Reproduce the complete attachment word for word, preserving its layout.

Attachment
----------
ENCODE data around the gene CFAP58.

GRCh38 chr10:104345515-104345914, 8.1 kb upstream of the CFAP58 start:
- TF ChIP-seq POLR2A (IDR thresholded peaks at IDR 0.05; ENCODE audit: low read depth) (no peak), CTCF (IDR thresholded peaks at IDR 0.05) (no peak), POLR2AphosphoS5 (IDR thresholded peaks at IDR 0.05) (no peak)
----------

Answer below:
ENCODE data around the gene CFAP58.

GRCh38 chr10:104345515-104345914, 8.1 kb upstream of the CFAP58 start:
- TF ChIP-seq POLR2A (IDR thresholded peaks at IDR 0.05; ENCODE audit: low read depth) (no peak), CTCF (IDR thresholded peaks at IDR 0.05) (no peak), POLR2AphosphoS5 (IDR thresholded peaks at IDR 0.05) (no peak)